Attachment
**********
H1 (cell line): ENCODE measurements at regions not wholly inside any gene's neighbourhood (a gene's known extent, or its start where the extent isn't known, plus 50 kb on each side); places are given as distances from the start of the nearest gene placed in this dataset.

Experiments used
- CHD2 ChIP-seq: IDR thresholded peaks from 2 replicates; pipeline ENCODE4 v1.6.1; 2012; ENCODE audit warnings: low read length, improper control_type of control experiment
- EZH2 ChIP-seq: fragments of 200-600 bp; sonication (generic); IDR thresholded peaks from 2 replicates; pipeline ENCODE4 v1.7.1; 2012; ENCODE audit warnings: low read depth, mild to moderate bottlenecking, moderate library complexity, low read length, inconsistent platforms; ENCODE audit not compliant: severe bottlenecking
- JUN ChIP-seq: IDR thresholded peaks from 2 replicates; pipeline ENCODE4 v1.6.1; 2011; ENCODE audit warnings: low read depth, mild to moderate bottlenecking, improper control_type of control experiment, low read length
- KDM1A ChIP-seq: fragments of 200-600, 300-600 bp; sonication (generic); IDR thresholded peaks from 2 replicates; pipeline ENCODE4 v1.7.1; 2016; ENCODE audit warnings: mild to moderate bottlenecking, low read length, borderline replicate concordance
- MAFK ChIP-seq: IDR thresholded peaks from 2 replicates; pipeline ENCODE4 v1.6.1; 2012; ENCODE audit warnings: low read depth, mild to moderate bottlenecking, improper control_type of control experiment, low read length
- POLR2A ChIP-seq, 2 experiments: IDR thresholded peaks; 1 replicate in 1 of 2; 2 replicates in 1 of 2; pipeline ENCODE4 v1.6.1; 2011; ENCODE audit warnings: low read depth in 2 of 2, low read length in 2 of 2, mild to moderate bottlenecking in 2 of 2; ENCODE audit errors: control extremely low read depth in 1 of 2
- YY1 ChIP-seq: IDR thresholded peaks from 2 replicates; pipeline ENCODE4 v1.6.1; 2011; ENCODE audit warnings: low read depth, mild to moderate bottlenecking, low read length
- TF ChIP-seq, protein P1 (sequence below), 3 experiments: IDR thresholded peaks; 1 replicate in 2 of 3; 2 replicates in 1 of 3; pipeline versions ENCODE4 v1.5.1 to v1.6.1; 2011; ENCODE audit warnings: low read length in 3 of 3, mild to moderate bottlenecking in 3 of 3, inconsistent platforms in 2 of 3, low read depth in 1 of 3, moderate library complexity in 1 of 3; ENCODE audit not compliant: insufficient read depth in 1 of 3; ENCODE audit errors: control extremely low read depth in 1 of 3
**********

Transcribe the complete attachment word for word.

H1 (cell line): ENCODE measurements at regions not wholly inside any gene's neighbourhood (a gene's known extent, or its start where the extent isn't known, plus 50 kb on each side); places are given as distances from the start of the nearest gene placed in this dataset.

Experiments used
- CHD2 ChIP-seq: IDR thresholded peaks from 2 replicates; pipeline ENCODE4 v1.6.1; 2012; ENCODE audit warnings: low read length, improper control_type of control experiment
- EZH2 ChIP-seq: fragments of 200-600 bp; sonication (generic); IDR thresholded peaks from 2 replicates; pipeline ENCODE4 v1.7.1; 2012; ENCODE audit warnings: low read depth, mild to moderate bottlenecking, moderate library complexity, low read length, inconsistent platforms; ENCODE audit not compliant: severe bottlenecking
- JUN ChIP-seq: IDR thresholded peaks from 2 replicates; pipeline ENCODE4 v1.6.1; 2011; ENCODE audit warnings: low read depth, mild to moderate bottlenecking, improper control_type of control experiment, low read length
- KDM1A ChIP-seq: fragments of 200-600, 300-600 bp; sonication (generic); IDR thresholded peaks from 2 replicates; pipeline ENCODE4 v1.7.1; 2016; ENCODE audit warnings: mild to moderate bottlenecking, low read length, borderline replicate concordance
- MAFK ChIP-seq: IDR thresholded peaks from 2 replicates; pipeline ENCODE4 v1.6.1; 2012; ENCODE audit warnings: low read depth, mild to moderate bottlenecking, improper control_type of control experiment, low read length
- POLR2A ChIP-seq, 2 experiments: IDR thresholded peaks; 1 replicate in 1 of 2; 2 replicates in 1 of 2; pipeline ENCODE4 v1.6.1; 2011; ENCODE audit warnings: low read depth in 2 of 2, low read length in 2 of 2, mild to moderate bottlenecking in 2 of 2; ENCODE audit errors: control extremely low read depth in 1 of 2
- YY1 ChIP-seq: IDR thresholded peaks from 2 replicates; pipeline ENCODE4 v1.6.1; 2011; ENCODE audit warnings: low read depth, mild to moderate bottlenecking, low read length
- TF ChIP-seq, protein P1 (sequence below), 3 experiments: IDR thresholded peaks; 1 replicate in 2 of 3; 2 replicates in 1 of 3; pipeline versions ENCODE4 v1.5.1 to v1.6.1; 2011; ENCODE audit warnings: low read length in 3 of 3, mild to moderate bottlenecking in 3 of 3, inconsistent platforms in 2 of 3, low read depth in 1 of 3, moderate library complexity in 1 of 3; ENCODE audit not compliant: insufficient read depth in 1 of 3; ENCODE audit errors: control extremely low read depth in 1 of 3